There are two elements of Hirschman’s theory that allow for empirical testing in this context. The first is to examine whether the poor still have a positive attitude towards inequality (and development). The second is to examine whether the poor start being more unsatisfied with their condition over time as inequality increases or fails to decline. Although no long-term household survey exists that can give us definitive answers, there are several studies that provide us with indicative information.
Knight and Gunatilaka (2010) find that rural households tend to report higher subjective well-being than do the richer urban households. In fact, several studies find a positive relationship between the Gini coefficient and happiness in a Chinese context (Knight et al. 2009, Jiang et al. 2012), but it is worth noting that these results may not be generalized across China (indeed, Wu and Li 2013 finds that local income inequality significantly reduces the level of happiness). For example, Cheung (2016) finds that inequality is associated with higher life satisfaction in rural areas, but not in urban areas (drawing on a large sample of 30,255 Chinese respondents). This result is consistent with Whyte and Im (2014), who use Chinese national surveys from 2004 and 2009 to examine people’s attitudes to income inequality. Their key questions are whether the rise in income gaps lead to rising popular anger about current inequality patterns and whether the social contours of attitudes toward current inequalities shifted over the five years between surveys. They find that 2009 respondents were significantly more likely to view current inequality as fair, despite the increases in the income gap in this period. It also suggests that 2009 respondents did not rise in anger against the rich and successful, but that they rather expressed a stronger desire for government-provided social safety nets. Another example is from Wang et al. (2015), who investigate an inverted-U shaped association between the Gini coefficient and individual happiness. They find that a certain level of income inequality is beneficial to individual happiness, while an excessive income inequality yields the opposite effect. Inequality can encourage a strong motivation to work hard and obtain more wealth, especially among the middle and lower class income groups. However, when income inequality goes beyond a personal threshold of tolerance, this can lead to anxiety and reduce confidence in future well-being. Thus, based on the studies mentioned above, it is similar to the Hirschman’s key quote “As long as the tunnel effect lasts, everybody feels better off, both those who have become richer and those who have not”.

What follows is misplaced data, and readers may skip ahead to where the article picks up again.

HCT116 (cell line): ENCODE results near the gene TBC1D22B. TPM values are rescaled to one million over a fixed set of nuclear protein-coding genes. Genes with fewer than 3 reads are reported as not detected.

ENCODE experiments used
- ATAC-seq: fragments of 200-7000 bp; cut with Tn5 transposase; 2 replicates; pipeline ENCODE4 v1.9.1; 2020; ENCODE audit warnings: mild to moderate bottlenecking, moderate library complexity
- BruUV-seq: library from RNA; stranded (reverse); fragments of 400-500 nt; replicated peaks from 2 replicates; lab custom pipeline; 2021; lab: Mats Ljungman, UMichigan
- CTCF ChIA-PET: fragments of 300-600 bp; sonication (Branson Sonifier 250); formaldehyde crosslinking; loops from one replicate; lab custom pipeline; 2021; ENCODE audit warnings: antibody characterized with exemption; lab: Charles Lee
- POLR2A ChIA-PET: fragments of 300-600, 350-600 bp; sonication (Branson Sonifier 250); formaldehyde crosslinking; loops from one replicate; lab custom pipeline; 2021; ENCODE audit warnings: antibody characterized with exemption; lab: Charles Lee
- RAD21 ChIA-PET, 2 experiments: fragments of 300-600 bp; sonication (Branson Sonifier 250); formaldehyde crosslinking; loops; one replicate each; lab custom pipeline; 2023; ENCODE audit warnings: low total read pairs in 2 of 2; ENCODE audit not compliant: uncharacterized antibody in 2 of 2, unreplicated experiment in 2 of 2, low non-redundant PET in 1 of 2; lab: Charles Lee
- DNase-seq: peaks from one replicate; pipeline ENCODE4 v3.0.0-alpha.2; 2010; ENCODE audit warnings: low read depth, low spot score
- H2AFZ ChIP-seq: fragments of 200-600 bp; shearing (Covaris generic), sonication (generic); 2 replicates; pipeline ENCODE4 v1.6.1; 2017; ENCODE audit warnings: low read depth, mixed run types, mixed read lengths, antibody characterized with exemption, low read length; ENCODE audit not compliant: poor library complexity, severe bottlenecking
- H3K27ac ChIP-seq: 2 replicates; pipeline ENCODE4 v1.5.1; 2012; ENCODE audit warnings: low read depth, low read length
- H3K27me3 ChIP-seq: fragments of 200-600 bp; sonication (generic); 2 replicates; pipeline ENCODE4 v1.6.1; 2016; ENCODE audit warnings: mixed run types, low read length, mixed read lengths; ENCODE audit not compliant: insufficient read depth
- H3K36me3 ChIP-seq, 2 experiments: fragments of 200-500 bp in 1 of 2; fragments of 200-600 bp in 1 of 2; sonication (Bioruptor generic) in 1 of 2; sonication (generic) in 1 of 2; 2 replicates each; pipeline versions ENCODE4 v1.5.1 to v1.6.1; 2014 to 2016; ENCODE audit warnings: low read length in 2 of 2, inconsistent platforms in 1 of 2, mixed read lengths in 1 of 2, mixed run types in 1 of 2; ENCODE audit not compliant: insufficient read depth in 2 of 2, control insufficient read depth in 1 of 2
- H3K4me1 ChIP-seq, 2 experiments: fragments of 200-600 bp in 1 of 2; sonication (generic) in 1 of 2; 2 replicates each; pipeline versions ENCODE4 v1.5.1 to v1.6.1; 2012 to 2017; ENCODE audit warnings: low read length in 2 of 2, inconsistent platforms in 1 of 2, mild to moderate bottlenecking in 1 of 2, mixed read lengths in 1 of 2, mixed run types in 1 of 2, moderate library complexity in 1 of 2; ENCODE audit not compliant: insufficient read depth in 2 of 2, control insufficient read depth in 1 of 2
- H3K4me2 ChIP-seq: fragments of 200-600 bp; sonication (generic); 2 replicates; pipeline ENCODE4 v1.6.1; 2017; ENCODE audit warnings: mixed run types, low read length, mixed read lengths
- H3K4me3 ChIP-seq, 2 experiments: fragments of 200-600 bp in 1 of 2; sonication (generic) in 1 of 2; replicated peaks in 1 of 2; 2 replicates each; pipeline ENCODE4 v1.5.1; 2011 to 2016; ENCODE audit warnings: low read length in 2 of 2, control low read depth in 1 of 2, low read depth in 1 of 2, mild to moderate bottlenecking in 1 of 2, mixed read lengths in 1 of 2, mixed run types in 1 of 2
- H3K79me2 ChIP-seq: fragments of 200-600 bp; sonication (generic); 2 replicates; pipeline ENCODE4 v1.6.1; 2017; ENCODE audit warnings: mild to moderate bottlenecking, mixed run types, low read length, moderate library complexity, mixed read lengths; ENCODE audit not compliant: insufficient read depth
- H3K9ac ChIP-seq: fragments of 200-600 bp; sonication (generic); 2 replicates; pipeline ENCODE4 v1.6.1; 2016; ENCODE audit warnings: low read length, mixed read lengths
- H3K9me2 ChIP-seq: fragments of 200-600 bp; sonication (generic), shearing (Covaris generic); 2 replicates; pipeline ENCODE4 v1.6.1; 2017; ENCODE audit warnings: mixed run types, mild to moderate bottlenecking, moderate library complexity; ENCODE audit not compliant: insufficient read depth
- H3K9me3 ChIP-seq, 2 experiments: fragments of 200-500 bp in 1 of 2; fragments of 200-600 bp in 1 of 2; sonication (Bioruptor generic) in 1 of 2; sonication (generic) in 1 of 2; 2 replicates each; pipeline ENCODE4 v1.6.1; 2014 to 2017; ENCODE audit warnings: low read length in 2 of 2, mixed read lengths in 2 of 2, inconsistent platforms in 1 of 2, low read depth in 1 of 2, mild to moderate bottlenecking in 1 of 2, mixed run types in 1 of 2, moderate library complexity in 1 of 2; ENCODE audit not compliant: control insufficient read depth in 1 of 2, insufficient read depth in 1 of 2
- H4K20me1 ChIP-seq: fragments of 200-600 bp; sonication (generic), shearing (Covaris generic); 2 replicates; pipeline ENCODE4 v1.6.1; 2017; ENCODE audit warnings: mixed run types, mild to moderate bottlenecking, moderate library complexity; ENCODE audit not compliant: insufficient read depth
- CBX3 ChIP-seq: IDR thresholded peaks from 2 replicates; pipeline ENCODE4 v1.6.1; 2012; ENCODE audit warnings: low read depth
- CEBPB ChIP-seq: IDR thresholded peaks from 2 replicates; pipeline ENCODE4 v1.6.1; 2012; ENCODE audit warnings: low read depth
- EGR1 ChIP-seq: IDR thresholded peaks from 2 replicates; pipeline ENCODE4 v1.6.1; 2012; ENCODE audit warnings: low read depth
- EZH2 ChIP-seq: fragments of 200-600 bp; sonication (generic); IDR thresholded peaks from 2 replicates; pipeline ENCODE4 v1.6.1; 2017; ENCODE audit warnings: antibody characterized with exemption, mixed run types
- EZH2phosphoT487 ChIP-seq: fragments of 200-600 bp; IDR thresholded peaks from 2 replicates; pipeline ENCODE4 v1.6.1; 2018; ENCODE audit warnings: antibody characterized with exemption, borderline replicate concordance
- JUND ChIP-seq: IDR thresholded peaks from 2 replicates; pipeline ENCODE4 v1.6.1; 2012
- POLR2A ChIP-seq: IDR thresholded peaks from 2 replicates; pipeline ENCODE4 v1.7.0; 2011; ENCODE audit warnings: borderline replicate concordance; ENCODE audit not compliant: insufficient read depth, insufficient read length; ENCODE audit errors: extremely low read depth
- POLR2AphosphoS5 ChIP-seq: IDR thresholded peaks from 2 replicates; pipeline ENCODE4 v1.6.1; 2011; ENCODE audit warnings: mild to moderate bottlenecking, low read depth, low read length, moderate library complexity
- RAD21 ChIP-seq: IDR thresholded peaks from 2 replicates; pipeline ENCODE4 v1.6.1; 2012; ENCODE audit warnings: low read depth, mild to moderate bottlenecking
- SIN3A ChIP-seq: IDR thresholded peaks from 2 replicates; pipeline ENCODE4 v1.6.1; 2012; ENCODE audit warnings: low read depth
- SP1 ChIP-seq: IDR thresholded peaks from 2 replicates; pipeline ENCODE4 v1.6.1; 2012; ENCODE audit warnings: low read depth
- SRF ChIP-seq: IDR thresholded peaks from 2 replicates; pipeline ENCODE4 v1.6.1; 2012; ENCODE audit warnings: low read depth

Figure 1: China’s Gini Index Since 1980
Source: Solt (2016)
Note: Graphs are derived from the Standardized World Income Inequality Database (SWIID). Gini Index of inequality in household disposable income uses post-tax and post-transfer income. Gini Index of inequality in household market income uses pre-tax and pre-transfer income.
The figure above shows that income inequality using the Gini Index (market income) has increased since the 1980s and started to flatten out in the 2010s. This raises the challenging question of how the Chinese respond to a slight decrease in income inequality. However, there is no recent study to my knowledge on how people respond to a lower inequality at this time. For the prediction based on Hirschman’s proposition, there would not be a discontentment towards inequality among the Chinese community after this period because income inequality is expected to decline.